National Geographic : 1958 Feb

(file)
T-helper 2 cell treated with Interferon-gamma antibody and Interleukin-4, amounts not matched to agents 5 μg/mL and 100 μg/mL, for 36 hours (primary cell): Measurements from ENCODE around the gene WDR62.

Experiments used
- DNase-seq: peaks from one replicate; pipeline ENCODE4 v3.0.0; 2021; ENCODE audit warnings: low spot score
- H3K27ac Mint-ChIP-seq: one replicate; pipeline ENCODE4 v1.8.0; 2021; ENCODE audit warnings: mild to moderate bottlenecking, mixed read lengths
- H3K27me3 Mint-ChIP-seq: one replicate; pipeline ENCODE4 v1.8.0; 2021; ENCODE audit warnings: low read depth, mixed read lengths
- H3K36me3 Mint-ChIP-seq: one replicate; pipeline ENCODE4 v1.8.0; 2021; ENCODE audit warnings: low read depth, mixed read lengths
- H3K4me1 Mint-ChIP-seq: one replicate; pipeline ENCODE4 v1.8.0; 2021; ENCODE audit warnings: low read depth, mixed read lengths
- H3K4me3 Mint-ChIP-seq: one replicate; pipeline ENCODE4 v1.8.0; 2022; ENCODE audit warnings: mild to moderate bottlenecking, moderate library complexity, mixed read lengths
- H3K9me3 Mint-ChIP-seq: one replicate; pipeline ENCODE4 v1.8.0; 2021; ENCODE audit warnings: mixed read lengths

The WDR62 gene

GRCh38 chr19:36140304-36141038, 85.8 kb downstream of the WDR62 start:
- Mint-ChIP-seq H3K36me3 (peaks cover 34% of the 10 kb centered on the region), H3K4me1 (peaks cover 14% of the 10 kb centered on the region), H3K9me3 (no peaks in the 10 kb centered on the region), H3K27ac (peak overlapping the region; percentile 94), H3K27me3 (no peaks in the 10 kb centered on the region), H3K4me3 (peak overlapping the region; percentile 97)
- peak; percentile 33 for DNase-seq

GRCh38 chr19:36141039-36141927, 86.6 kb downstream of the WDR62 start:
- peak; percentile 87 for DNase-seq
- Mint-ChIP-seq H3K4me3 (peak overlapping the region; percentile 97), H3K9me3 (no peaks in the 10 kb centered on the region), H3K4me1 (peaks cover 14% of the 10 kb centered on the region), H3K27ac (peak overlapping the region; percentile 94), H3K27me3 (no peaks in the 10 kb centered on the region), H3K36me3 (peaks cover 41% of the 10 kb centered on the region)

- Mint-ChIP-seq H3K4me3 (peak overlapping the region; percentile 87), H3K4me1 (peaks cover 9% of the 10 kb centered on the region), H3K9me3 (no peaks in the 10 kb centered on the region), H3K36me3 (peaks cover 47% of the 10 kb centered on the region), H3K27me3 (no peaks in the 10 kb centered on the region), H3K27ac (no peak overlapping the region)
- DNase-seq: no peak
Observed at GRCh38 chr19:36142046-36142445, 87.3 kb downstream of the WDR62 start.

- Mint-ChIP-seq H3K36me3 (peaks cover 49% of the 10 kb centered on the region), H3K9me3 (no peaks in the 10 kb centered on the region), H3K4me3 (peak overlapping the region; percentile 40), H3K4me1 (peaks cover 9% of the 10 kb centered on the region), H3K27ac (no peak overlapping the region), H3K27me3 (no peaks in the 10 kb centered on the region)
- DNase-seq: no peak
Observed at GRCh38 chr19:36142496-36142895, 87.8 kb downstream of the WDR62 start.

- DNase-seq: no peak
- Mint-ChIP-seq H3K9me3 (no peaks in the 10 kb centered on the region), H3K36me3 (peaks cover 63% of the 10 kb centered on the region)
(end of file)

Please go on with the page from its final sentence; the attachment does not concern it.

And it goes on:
White-winged Doves Await Their Turn at the Pond Gathering for a last sip before nightfall, the birds perch on ocotillo (right), saguaro, and the limbs of a paloverde, the State tree of Arizona. tense with expectancy. My neighbor, nerv ously fingering his camera, keeps whispering: "Not yet. Not yet. More are coming." Fi nally someone presses the button and the flash of four bulbs creates a light as bright as that of the desert sun. 250 ward the lights of Almost anything can happen in the next frac tion of a second. On one unforgettable evening a terrified deer cleared the pool in a single bound; only the sturdy frame of the window kept him from following his head and joining the startled pho tographers. After still another flash, we heard the sound of breaking brush from a near-by jojoba bush. We found a fawn suspended in the branches; even though all four feet were clear of the ground, they con tinued to churn in a run ning motion. The scare is always short lived, however, and the animals return within a few minutes. Actually this fright re action is caused by the click of shutters closing which sounds almost like a breaking twig-and not by the noiseless flash of bulbs. We have found that the click alone will invariably cause the deer to bolt, while they often stand their ground when only the bulbs are fired. There is no logical pat tern to this sensitivity to noise. If the animals hear human voices during their approach, they will stam pede madly. But once they start to drink, they will often continue while people converse loudly only 10 feet away. As the night wears on, the pattern recurs over and over, until every photographer is satisfied. Then we pack up our cameras and head back to Tucson that glow distantly on the horizon. But with us we take a sense of wonder. For the Wildlife Blind has worked its special magic on us, transforming hunters into photogra phers and laymen into naturalists.